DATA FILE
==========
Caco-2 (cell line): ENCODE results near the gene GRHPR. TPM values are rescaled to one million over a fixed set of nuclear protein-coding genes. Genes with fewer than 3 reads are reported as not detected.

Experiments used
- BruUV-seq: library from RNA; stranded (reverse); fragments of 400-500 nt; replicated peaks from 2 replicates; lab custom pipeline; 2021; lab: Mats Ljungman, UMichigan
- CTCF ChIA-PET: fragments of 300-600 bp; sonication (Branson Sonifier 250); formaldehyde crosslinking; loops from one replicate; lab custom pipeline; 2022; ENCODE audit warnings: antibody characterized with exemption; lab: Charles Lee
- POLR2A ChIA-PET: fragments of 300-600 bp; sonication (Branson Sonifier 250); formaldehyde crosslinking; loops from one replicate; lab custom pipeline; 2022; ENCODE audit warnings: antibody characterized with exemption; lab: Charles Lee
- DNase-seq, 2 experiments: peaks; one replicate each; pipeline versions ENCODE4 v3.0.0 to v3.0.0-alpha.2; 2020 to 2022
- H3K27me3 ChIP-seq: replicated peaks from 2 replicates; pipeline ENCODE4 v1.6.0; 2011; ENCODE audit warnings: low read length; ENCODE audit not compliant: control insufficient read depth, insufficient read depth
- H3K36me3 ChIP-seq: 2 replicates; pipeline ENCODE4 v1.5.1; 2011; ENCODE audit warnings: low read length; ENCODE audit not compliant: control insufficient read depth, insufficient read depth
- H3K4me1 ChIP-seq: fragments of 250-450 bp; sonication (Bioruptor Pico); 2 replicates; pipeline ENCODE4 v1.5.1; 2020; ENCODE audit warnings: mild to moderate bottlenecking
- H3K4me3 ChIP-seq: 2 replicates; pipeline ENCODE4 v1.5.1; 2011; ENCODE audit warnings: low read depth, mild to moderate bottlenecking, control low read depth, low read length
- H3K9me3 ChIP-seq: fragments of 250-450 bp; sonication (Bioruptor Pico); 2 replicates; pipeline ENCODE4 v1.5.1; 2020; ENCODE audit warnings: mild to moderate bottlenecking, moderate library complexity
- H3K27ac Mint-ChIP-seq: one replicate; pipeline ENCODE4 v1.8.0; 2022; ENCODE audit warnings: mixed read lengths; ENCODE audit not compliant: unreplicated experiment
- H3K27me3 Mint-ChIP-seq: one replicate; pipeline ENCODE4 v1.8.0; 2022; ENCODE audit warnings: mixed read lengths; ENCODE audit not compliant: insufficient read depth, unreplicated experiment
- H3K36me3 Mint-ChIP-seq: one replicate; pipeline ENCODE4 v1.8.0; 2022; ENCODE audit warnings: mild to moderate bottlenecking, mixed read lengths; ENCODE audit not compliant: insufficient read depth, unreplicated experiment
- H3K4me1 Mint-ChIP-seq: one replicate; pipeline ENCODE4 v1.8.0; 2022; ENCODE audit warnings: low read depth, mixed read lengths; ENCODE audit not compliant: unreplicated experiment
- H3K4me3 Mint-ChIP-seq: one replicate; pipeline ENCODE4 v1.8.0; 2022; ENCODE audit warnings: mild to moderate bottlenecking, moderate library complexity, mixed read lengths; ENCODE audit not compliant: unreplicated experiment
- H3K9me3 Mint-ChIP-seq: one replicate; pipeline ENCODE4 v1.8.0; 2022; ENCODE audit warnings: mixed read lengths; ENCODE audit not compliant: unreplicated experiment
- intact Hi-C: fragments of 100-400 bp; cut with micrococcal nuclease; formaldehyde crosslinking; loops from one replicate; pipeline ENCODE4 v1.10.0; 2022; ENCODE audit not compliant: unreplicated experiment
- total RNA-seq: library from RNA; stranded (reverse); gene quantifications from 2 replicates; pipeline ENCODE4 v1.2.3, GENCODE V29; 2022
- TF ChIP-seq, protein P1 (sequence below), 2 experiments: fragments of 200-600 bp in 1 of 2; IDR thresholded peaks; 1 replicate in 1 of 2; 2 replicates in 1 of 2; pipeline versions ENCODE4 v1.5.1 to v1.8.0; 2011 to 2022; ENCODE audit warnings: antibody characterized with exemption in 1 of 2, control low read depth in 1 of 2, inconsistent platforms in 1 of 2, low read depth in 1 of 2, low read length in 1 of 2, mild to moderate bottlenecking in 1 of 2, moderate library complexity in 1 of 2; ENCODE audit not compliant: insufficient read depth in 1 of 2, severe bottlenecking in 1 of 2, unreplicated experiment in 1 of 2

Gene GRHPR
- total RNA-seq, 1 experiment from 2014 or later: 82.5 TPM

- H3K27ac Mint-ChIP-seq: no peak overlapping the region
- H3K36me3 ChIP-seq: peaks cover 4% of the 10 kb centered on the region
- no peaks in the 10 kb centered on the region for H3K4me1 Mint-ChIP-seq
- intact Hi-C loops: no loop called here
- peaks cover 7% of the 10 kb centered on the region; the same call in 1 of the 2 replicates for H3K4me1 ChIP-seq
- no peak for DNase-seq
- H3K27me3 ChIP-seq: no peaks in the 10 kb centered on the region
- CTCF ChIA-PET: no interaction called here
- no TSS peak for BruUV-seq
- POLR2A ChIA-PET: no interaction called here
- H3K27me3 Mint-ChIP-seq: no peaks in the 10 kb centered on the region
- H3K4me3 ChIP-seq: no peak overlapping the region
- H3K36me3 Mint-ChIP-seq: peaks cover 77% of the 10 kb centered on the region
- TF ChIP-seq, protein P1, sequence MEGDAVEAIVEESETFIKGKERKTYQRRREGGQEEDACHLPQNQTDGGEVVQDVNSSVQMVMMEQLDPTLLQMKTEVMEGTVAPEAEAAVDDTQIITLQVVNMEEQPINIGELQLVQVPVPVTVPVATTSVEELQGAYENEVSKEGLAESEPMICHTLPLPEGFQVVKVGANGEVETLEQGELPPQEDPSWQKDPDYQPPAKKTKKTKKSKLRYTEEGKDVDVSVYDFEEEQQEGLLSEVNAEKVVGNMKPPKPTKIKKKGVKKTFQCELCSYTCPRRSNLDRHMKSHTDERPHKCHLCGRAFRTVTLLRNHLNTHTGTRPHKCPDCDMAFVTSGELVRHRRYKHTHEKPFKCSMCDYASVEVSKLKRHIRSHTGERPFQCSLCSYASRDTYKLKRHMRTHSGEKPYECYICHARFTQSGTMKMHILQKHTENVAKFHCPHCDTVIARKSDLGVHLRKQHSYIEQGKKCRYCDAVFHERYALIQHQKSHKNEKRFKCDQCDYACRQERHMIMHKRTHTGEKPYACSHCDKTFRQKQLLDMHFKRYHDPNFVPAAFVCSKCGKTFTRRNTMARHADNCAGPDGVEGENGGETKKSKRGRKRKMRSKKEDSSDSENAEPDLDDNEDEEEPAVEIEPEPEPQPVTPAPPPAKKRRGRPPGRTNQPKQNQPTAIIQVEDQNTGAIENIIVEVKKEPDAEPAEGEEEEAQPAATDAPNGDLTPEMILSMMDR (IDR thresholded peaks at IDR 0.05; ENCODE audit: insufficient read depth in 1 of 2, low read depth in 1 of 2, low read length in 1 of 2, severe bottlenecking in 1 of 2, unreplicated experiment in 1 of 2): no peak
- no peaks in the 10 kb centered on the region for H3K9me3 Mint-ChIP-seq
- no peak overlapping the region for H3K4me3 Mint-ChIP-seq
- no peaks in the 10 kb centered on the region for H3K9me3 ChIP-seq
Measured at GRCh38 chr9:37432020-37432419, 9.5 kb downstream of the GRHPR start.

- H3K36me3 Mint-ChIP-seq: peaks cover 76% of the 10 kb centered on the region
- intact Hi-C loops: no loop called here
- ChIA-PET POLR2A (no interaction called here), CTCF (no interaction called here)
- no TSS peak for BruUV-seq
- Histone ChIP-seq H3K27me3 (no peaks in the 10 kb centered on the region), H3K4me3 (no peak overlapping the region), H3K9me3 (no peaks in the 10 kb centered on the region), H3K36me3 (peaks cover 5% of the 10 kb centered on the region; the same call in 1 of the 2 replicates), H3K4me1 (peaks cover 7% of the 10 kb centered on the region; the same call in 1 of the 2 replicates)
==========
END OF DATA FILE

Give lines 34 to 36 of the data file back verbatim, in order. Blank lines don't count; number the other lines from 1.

- H3K4me3 ChIP-seq: no peak overlapping the region
- H3K36me3 Mint-ChIP-seq: peaks cover 77% of the 10 kb centered on the region
- TF ChIP-seq, protein P1, sequence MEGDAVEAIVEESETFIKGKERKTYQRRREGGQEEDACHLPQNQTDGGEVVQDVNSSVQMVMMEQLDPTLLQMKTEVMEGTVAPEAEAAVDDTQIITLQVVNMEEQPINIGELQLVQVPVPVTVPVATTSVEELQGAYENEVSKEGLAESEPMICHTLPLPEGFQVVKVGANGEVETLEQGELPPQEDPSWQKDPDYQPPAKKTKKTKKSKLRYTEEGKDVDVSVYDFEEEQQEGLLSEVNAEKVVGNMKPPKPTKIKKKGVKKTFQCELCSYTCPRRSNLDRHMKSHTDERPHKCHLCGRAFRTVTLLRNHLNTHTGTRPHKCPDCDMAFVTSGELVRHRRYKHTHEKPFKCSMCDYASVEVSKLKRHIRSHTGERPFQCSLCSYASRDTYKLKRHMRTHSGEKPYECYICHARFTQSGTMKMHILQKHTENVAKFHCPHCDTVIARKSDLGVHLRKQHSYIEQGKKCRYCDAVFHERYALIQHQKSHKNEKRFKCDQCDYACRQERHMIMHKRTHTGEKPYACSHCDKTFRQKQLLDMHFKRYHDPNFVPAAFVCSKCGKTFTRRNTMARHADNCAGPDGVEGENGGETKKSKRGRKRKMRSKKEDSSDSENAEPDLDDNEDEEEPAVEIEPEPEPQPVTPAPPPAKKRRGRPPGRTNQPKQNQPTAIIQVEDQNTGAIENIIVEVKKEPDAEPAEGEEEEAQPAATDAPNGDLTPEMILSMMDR (IDR thresholded peaks at IDR 0.05; ENCODE audit: insufficient read depth in 1 of 2, low read depth in 1 of 2, low read length in 1 of 2, severe bottlenecking in 1 of 2, unreplicated experiment in 1 of 2): no peak